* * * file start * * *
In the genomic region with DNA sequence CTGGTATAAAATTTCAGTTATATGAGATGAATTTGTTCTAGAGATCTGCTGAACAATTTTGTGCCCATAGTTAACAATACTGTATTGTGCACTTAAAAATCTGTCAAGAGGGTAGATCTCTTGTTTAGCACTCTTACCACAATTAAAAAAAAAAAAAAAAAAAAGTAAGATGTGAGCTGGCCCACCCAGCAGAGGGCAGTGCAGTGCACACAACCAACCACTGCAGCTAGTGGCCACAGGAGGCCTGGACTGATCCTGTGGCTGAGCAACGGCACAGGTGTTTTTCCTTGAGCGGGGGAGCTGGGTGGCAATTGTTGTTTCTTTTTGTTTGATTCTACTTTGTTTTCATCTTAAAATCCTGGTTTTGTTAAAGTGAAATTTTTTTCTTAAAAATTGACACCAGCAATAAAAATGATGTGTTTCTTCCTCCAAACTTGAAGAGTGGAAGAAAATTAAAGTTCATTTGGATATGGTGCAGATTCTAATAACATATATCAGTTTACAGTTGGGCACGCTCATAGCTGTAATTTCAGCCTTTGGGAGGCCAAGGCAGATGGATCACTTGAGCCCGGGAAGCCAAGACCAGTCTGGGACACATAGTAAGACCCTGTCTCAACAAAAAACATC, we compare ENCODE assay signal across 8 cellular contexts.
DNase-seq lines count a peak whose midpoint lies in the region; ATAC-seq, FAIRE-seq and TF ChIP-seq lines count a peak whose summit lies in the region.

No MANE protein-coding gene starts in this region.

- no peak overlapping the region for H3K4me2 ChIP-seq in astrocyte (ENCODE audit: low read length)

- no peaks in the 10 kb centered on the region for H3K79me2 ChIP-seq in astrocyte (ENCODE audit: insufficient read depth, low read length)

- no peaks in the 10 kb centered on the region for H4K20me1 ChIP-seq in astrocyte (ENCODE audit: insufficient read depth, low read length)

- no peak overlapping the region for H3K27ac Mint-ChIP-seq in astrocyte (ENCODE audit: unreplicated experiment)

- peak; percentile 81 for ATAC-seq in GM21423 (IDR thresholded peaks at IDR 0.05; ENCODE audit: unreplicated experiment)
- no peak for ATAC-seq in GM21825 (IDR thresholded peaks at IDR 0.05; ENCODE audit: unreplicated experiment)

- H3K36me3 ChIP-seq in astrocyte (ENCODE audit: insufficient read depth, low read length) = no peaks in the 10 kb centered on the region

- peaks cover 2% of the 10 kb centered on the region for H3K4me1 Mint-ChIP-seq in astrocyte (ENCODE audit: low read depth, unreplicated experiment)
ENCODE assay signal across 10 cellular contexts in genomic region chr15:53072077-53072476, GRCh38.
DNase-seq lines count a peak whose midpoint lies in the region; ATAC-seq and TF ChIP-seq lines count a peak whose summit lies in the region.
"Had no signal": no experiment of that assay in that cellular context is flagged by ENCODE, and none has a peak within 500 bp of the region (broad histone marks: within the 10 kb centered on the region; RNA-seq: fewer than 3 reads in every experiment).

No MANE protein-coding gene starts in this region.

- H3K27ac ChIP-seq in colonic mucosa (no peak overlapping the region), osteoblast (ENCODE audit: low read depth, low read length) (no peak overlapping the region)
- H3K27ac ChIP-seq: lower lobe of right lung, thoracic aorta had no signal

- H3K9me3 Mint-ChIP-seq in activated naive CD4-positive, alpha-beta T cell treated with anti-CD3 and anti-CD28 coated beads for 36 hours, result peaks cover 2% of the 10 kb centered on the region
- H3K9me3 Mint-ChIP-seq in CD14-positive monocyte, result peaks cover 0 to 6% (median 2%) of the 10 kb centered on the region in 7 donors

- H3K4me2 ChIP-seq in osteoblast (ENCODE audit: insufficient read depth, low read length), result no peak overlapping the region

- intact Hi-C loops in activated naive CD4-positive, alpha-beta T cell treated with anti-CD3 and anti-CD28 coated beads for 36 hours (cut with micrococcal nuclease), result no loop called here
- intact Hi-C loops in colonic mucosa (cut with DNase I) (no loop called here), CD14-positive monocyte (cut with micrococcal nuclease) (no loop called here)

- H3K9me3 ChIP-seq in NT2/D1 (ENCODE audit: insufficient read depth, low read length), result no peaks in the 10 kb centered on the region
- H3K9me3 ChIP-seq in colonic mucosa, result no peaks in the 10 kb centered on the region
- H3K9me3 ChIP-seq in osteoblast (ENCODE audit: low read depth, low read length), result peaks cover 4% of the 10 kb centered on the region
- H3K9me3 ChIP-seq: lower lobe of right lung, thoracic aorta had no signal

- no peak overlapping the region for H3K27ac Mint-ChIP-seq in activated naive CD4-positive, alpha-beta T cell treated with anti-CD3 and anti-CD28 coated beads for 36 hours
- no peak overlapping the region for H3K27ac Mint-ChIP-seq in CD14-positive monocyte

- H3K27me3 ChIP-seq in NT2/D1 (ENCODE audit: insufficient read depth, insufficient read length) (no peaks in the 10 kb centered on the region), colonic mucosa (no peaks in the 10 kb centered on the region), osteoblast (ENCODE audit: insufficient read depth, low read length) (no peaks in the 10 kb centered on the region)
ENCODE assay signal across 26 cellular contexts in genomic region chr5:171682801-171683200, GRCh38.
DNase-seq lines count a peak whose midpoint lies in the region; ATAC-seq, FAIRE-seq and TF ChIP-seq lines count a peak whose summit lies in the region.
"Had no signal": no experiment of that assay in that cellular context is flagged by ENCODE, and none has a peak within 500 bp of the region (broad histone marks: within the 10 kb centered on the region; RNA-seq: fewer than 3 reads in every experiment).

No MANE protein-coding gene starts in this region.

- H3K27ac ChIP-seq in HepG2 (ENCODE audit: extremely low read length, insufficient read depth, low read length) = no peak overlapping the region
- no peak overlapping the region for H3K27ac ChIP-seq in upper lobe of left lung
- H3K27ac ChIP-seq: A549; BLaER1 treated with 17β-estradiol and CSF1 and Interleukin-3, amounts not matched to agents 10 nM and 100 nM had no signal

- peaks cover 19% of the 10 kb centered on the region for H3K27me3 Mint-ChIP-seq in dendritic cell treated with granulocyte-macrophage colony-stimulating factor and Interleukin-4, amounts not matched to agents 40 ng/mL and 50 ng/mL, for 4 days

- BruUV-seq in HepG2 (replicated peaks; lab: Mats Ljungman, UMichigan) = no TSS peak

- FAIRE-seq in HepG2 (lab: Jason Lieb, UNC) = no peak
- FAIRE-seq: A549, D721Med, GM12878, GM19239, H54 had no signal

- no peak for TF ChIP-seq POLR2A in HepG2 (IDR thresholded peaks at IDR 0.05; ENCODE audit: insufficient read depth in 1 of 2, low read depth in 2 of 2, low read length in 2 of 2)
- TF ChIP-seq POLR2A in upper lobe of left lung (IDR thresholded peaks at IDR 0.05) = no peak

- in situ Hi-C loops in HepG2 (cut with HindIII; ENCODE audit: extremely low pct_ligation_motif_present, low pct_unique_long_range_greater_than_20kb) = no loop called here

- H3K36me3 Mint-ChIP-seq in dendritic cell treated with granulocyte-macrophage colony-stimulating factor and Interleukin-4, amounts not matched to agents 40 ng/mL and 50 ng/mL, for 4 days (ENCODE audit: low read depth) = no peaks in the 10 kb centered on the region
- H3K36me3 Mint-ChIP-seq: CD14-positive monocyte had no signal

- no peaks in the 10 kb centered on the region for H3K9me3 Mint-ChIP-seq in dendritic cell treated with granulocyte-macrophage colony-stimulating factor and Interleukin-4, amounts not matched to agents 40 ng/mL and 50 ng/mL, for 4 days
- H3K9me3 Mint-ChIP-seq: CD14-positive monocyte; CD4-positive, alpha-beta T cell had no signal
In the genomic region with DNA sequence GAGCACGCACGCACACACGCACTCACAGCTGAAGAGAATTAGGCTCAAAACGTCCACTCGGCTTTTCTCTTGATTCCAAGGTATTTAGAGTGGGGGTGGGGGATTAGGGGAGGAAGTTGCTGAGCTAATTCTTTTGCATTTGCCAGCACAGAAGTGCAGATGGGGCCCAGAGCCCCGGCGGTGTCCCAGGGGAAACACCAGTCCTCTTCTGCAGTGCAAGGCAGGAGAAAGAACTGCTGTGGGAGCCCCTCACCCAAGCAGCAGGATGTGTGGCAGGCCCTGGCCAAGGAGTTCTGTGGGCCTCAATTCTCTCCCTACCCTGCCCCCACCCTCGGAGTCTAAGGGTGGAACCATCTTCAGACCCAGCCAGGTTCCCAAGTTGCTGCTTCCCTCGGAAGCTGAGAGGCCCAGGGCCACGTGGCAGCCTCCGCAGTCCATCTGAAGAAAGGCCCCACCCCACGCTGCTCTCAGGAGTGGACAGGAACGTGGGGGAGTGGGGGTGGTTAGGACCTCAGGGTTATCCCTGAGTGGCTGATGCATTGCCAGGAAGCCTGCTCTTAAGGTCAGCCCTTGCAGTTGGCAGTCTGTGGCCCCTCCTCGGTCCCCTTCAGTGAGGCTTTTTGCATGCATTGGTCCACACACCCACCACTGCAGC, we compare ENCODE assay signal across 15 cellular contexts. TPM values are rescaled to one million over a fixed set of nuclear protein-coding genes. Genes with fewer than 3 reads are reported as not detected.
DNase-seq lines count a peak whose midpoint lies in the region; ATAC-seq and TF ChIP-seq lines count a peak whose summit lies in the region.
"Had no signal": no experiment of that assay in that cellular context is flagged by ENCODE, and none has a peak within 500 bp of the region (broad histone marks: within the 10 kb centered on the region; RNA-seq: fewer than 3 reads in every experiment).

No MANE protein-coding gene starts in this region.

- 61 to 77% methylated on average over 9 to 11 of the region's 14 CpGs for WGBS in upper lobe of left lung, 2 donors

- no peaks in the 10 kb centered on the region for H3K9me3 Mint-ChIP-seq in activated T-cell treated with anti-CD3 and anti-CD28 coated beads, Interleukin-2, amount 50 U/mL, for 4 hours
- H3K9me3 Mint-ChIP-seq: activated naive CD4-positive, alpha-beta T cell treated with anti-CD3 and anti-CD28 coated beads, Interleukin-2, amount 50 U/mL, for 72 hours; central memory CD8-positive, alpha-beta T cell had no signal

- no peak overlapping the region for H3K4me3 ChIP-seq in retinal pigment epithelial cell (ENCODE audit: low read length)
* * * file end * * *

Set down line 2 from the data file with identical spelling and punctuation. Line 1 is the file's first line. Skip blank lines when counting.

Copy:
DNase-seq lines count a peak whose midpoint lies in the region; ATAC-seq, FAIRE-seq and TF ChIP-seq lines count a peak whose summit lies in the region.